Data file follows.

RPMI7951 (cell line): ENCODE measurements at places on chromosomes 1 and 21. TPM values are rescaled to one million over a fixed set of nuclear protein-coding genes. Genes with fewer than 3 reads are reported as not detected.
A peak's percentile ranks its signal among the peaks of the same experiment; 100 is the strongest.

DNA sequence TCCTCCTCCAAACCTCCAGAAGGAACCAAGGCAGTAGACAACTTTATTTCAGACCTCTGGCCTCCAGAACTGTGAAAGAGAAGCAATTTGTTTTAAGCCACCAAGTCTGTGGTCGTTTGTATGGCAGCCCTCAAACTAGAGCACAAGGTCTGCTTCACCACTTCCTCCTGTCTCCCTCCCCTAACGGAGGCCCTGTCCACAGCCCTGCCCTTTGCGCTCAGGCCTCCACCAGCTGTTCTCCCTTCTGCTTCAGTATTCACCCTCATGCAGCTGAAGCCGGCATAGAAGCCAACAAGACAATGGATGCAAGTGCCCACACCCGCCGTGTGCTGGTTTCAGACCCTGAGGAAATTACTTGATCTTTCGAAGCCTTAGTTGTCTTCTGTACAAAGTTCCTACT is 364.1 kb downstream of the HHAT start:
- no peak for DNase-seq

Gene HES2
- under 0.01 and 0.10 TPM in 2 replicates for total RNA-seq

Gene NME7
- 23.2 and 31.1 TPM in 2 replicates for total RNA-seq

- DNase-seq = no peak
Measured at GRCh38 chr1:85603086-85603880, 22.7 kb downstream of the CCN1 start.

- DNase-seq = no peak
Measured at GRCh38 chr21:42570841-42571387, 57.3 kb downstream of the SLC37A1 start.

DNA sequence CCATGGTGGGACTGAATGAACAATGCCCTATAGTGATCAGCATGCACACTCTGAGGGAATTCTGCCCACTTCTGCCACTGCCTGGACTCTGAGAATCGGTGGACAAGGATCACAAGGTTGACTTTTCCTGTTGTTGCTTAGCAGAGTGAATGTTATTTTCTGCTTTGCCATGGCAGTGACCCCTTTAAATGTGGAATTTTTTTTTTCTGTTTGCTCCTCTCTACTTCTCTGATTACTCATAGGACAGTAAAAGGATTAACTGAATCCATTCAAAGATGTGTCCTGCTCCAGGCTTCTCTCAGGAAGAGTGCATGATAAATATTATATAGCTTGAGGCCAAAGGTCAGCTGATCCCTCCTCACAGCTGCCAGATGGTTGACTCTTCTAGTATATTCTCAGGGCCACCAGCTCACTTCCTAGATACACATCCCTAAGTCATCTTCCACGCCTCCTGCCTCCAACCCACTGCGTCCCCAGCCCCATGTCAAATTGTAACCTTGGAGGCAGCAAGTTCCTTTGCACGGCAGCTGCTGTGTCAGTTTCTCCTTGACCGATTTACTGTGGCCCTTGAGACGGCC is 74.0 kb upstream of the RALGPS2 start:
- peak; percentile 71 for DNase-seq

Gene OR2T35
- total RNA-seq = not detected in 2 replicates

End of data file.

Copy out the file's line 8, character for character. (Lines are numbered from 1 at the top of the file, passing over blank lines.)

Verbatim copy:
- 23.2 and 31.1 TPM in 2 replicates for total RNA-seq